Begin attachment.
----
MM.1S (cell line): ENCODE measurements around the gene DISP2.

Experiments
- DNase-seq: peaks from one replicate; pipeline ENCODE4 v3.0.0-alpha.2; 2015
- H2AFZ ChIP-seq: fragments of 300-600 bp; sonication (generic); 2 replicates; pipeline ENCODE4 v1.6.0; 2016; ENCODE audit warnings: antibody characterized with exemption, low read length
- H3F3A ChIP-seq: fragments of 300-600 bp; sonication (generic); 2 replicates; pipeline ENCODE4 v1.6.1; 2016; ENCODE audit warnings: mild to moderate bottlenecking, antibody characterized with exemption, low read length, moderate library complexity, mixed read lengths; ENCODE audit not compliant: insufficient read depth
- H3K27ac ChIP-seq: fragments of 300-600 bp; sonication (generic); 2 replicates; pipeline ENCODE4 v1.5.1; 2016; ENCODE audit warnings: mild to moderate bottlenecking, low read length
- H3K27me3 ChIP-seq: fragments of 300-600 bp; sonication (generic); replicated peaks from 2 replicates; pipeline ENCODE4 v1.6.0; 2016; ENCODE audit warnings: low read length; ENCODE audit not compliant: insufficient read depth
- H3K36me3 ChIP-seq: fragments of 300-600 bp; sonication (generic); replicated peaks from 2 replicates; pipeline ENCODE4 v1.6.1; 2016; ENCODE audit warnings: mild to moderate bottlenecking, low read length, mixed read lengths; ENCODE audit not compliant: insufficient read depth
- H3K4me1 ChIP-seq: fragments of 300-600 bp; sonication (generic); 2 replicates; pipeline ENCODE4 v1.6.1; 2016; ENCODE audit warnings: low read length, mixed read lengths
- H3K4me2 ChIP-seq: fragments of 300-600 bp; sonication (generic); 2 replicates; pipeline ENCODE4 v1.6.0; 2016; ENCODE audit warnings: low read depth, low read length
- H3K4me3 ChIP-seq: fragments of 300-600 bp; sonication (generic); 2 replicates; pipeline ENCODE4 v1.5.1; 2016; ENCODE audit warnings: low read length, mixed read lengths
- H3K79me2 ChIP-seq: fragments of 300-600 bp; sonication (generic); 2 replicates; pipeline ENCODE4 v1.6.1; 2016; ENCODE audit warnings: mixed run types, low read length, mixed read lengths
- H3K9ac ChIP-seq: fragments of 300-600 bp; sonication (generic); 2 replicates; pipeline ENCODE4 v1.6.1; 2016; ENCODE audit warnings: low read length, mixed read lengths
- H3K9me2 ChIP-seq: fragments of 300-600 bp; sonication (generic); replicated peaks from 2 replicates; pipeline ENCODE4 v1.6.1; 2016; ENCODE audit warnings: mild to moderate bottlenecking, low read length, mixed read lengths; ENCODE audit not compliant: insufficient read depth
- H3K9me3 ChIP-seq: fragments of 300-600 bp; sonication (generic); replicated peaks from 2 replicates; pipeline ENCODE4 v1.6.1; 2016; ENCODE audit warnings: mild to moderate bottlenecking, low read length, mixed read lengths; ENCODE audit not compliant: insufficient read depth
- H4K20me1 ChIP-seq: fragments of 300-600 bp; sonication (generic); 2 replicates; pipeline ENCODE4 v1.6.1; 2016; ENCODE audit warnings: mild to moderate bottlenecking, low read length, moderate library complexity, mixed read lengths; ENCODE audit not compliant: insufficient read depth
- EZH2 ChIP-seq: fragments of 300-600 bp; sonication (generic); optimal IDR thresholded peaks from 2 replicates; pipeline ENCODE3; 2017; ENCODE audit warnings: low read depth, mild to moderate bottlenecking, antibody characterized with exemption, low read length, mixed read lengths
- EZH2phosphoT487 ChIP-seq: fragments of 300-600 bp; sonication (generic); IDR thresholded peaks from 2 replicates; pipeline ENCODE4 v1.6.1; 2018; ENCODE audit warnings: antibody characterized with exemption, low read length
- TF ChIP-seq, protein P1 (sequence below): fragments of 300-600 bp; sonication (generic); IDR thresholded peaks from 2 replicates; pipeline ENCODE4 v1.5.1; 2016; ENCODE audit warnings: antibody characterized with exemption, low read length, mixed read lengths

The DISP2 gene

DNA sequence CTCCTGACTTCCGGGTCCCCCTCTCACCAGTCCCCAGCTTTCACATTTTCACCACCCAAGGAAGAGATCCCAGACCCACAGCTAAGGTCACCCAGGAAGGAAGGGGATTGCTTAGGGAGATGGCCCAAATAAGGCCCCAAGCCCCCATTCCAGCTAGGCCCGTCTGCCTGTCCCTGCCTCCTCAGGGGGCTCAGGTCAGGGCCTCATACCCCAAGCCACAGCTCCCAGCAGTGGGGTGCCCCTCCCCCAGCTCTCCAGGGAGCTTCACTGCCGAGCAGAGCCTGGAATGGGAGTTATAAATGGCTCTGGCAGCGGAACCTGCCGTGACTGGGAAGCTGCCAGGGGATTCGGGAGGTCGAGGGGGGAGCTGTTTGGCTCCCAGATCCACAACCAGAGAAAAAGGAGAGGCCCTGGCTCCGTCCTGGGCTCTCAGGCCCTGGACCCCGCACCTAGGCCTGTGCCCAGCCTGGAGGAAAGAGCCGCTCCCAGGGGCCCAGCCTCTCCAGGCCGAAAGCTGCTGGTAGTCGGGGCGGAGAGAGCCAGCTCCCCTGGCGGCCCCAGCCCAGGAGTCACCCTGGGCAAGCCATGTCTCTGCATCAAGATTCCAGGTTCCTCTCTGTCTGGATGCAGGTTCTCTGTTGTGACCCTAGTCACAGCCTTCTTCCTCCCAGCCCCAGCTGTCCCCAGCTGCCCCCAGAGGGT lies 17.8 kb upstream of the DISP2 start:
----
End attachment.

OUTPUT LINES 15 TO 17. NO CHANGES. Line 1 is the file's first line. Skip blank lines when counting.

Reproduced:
- H3K9me3 ChIP-seq: fragments of 300-600 bp; sonication (generic); replicated peaks from 2 replicates; pipeline ENCODE4 v1.6.1; 2016; ENCODE audit warnings: mild to moderate bottlenecking, low read length, mixed read lengths; ENCODE audit not compliant: insufficient read depth
- H4K20me1 ChIP-seq: fragments of 300-600 bp; sonication (generic); 2 replicates; pipeline ENCODE4 v1.6.1; 2016; ENCODE audit warnings: mild to moderate bottlenecking, low read length, moderate library complexity, mixed read lengths; ENCODE audit not compliant: insufficient read depth
- EZH2 ChIP-seq: fragments of 300-600 bp; sonication (generic); optimal IDR thresholded peaks from 2 replicates; pipeline ENCODE3; 2017; ENCODE audit warnings: low read depth, mild to moderate bottlenecking, antibody characterized with exemption, low read length, mixed read lengths